- In the anime Vampire Hunter D, we have the titular vampire hunter's left hand, which has somehow gotten a Demon embedded in it. Said demon is shown by having a face in the palm of the hand, including eyes, nose, and mouth. After being severed in a rather gory scene that includes D being staked through the heart, the hand crawls back to D's body, reattaches itself to D's arm, pulls out the stake, then attempts to revive D by a) eating earth for energy (with accompanying belch afterward), b) sucking wind to give him breath, then pounding on his chest to restart his heart. All this while a monster approaches that would be the Final Death for D. Naturally, he wakes up in time to kill the monster and progress through the story. Of course, all this is helped by the titular D being a dhampir, a half-human half-vampire hybrid.
- Dhampyrs, from Balkan folklore, are the children of male vampires and female humans, with all the powers of vampires and none of the weaknesses. (The word was transliterated into Japanese as "danpiru", which was then transliterated back into English as "dunpeal" or "dhampiel", leading to all kinds of interesting confusion.)
- The pirate captain Buggy from One Piece ate a Devil Fruit that gave him this power.
- Unfortunately, he could feel pain in his detached bits, as he found out when Luffy kicked him in his disembodied fork.
- Ash's severed hand in Evil Dead 2.
- Governor Swann gets to deal with a undead hand in the first Pirates of the Caribbean film.
- The zombie-witch thing in House. No, not the one with Hugh Laurie.
- Null the biker zombie from Braindead after getting chopped to pieces his body parts and organs continue to attack Lionel.
- A severed zombie hand crawls across a lawn at the end of Waxwork. In the sequel it murders someone, and the characters who destroy it then must hunt through several worlds to bring back proof it wasn't the Love Interest who committed the crime. Their proof is yet another zombie hand.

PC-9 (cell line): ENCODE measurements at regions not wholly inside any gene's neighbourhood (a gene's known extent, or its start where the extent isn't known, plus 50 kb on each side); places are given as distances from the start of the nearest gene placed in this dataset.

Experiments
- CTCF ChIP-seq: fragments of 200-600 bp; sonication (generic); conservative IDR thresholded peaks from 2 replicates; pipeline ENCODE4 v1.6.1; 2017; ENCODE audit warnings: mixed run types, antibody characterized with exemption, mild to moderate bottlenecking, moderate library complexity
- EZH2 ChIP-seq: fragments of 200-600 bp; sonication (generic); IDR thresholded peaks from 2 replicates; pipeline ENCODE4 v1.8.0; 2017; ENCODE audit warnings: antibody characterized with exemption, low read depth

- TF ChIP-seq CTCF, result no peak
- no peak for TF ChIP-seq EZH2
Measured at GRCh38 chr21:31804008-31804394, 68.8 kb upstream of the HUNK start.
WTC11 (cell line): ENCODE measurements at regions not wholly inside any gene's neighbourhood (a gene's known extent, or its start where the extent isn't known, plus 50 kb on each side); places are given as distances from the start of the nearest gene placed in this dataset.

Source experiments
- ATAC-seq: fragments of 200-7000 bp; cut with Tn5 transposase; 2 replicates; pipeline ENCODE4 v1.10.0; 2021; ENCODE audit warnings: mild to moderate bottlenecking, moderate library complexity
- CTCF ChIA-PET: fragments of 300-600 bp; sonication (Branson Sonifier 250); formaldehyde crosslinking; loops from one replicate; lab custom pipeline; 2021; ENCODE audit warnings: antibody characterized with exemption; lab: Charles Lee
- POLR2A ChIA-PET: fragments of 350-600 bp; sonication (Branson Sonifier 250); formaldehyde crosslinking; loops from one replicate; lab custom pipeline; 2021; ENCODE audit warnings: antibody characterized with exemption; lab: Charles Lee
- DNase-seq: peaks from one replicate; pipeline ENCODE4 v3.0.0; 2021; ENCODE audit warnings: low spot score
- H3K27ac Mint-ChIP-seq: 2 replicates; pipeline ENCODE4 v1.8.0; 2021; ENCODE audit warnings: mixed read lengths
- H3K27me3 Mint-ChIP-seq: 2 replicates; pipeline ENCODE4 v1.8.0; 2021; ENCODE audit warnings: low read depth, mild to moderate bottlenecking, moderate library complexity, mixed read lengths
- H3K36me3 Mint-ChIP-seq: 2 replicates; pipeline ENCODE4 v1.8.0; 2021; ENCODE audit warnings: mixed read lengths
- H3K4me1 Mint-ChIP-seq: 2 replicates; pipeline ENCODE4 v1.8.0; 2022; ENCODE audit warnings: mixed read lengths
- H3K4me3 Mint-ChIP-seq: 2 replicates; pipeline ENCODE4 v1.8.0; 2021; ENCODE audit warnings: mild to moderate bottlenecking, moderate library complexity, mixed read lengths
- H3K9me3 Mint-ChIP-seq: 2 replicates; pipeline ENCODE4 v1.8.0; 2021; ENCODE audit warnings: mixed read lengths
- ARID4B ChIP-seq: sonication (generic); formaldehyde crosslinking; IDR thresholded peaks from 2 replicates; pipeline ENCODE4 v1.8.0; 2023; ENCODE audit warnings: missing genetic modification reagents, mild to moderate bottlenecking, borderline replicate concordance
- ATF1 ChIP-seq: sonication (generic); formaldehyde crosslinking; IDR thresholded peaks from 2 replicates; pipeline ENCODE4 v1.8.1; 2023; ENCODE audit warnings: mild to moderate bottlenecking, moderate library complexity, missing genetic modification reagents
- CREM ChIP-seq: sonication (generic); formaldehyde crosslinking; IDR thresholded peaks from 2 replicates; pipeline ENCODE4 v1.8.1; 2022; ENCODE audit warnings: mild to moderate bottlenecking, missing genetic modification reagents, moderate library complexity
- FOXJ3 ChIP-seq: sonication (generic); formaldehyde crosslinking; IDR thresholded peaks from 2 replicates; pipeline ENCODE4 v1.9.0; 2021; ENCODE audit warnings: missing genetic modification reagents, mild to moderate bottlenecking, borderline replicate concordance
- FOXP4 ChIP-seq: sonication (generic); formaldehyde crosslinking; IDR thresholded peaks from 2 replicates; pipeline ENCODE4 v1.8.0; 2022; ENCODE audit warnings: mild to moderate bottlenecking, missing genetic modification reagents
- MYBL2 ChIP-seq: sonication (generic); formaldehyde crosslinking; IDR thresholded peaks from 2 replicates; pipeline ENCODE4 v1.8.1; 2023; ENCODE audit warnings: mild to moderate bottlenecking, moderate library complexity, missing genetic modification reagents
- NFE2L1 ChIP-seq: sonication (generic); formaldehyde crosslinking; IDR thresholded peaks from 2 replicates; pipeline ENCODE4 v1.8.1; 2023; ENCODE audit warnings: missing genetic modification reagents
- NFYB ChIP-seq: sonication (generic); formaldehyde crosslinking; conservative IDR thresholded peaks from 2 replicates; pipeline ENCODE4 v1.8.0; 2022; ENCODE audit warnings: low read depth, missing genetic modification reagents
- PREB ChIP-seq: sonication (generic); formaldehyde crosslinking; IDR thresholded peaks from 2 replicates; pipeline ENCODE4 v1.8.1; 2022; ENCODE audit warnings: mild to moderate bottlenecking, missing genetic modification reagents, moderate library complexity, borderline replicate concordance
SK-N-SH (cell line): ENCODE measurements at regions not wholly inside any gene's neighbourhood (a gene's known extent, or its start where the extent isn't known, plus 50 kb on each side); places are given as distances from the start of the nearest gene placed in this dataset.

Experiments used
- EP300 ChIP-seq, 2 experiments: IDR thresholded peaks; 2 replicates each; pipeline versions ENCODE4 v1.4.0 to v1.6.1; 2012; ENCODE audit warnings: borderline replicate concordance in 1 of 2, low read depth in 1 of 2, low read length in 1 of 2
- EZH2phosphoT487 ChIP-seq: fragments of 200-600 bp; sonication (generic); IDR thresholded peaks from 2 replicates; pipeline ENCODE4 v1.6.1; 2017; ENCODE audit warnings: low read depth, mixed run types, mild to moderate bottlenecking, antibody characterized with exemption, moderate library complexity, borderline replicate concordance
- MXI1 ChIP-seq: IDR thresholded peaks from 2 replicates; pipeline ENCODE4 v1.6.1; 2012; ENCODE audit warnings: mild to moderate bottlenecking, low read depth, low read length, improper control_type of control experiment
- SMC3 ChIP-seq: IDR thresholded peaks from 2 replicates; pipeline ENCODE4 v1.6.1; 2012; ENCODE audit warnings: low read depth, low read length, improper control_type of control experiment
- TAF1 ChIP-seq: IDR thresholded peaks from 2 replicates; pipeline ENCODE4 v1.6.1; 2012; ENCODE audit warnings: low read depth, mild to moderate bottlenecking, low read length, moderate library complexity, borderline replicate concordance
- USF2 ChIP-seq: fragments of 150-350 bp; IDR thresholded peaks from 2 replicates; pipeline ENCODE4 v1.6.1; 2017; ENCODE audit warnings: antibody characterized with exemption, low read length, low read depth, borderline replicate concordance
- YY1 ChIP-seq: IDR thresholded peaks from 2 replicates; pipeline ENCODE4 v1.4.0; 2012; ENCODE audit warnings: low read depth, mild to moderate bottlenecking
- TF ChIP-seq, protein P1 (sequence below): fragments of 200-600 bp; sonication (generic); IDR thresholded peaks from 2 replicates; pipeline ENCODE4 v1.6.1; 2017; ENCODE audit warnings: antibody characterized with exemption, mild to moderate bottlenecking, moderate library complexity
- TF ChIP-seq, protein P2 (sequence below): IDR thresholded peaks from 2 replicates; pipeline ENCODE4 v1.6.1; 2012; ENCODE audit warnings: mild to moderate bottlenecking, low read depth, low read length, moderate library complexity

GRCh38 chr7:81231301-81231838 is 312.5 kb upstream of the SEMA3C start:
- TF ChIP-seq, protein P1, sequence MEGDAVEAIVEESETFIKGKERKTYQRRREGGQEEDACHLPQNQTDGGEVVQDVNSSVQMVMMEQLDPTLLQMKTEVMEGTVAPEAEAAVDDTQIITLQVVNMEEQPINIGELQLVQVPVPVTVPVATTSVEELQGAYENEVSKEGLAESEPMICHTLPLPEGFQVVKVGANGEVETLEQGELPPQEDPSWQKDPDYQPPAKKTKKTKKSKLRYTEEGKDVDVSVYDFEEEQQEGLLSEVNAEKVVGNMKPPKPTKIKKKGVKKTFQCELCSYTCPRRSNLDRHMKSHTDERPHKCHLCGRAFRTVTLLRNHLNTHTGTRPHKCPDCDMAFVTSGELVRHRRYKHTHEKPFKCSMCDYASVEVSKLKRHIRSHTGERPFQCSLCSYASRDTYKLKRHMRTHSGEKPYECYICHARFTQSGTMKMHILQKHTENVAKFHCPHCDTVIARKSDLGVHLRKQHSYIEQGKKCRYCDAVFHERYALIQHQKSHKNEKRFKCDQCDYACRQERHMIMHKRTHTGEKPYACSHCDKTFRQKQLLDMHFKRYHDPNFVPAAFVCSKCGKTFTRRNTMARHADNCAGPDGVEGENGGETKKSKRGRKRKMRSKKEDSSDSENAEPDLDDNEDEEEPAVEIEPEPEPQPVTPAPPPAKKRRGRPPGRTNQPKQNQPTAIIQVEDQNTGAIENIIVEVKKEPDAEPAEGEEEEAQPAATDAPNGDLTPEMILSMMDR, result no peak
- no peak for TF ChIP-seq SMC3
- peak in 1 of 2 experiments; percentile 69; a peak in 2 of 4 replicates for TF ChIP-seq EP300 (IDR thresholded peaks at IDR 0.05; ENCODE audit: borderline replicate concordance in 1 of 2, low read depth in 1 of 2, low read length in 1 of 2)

- In the horror-comedy Idle Hands, a slacker's hand gets possessed by a demon. He eventually cuts it off, only for the hand to continue trying to kill people.
- They weren't detached from anyone... probably, but there are the "Helping Hands" of Labyrinth and they are fairly creepy.
- They were trying to help, not their fault "she chose down."
- Various mummies in (wait for it...) The Mummy Trilogy pull this move.
- The Phantasm series does this a couple of times, first with severed fingers, later with whole hands.
- In the Mystery Science Theater 3000 movie Attack of the Eye Creatures, one of the creatures' severed hand takes refuge in someone's car.
- Patchwork, aka Modular Woman, from the Wild Cards novels, can tear off her body parts and use them remotely. She had people plant her eyes and ear (she needed the other ear to communicate with others) where they could spy on her boss's enemies.
- The Other Mother in the Coraline story loses her right hand as the titular Coraline escapes from the Mirror Universe. Then the right hand starts following Coraline around, trying to get the key to let the Other Mother through.
- Necromancers who stay alive way too long in Nightrunner turn into Dyrmagnos, beings with withered corpse bodies. If you cut them up without separating the body parts, they will rejoin. The wizards' museum has a pair of hands from an infamous Dyrmagnos which still move after hundreds of years.
- The Handlingers from Perdido Street Station and its sequels are simply creatures that look like disconnected hands. They also happen to be Puppeteer Parasites.
- The severed hand of an executed sorcerer seeks vengance on the man who betrayed him in the Solomon Kane short story "The Right Hand of Doom".
- In The Iron Man by Ted Hughes, published as The Iron Giant in the United States and very loosely adapted into the film of the same name, the titular character arrives on Earth as a large collection of disassembled bits that then have to assemble themselves. The book example probably belongs here rather than in the Robots folder, as the titular Iron Man behaves more like a kaiju than a Humungous Mecha.
- The wights in A Song of Ice and Fire have limbs that continue to move about and attack even after dismemberment.
- The Angel episode "I Fall to Pieces" had a surgeon who could detach parts of himself to aid in stalking/molesting his victims.